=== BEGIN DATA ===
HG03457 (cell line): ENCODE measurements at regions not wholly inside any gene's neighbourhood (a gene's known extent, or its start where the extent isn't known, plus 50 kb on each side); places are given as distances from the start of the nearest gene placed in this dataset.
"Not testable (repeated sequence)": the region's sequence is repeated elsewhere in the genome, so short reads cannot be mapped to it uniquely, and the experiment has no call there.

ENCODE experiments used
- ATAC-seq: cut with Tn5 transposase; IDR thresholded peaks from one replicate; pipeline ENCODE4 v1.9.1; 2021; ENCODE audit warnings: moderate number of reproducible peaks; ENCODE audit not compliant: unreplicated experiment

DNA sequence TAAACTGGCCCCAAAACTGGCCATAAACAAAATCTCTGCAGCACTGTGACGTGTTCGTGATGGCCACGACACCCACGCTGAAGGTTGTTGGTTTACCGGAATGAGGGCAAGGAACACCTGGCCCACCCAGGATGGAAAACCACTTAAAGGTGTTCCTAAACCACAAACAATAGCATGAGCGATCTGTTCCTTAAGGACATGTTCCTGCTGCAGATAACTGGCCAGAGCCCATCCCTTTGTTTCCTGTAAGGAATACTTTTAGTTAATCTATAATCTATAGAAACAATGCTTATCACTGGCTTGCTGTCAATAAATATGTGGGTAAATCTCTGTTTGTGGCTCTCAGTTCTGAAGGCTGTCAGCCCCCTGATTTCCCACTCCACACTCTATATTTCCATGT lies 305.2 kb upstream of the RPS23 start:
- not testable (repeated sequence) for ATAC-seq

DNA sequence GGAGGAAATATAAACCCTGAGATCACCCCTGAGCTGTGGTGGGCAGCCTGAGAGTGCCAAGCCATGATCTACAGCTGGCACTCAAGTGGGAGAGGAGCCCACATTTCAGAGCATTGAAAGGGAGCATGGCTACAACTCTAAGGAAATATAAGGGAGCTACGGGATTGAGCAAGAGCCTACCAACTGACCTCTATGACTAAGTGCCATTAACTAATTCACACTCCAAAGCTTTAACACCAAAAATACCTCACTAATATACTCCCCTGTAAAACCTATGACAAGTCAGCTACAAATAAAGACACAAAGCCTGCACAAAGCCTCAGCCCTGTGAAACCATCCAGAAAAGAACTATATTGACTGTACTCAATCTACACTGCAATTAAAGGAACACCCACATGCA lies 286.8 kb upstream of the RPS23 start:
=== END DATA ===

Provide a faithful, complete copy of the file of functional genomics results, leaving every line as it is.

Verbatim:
HG03457 (cell line): ENCODE measurements at regions not wholly inside any gene's neighbourhood (a gene's known extent, or its start where the extent isn't known, plus 50 kb on each side); places are given as distances from the start of the nearest gene placed in this dataset.
"Not testable (repeated sequence)": the region's sequence is repeated elsewhere in the genome, so short reads cannot be mapped to it uniquely, and the experiment has no call there.

ENCODE experiments used
- ATAC-seq: cut with Tn5 transposase; IDR thresholded peaks from one replicate; pipeline ENCODE4 v1.9.1; 2021; ENCODE audit warnings: moderate number of reproducible peaks; ENCODE audit not compliant: unreplicated experiment

DNA sequence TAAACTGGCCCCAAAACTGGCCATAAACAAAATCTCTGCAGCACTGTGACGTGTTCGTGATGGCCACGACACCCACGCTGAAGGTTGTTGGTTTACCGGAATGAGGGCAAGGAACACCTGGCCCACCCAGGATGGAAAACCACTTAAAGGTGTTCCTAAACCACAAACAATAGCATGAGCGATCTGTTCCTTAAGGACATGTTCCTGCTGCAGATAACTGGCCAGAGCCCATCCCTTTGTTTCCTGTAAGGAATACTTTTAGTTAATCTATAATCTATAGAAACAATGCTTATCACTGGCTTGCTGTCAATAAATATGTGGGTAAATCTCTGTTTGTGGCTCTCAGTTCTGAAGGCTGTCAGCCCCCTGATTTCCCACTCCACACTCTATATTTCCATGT lies 305.2 kb upstream of the RPS23 start:
- not testable (repeated sequence) for ATAC-seq

DNA sequence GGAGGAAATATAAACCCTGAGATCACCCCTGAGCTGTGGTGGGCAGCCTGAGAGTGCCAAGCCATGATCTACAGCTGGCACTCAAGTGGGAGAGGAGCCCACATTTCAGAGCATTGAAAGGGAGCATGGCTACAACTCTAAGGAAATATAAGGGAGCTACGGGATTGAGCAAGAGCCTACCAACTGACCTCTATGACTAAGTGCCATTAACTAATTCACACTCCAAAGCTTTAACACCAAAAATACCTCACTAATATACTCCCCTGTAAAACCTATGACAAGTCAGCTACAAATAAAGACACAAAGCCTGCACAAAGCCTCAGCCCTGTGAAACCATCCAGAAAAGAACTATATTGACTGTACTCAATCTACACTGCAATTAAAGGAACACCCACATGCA lies 286.8 kb upstream of the RPS23 start: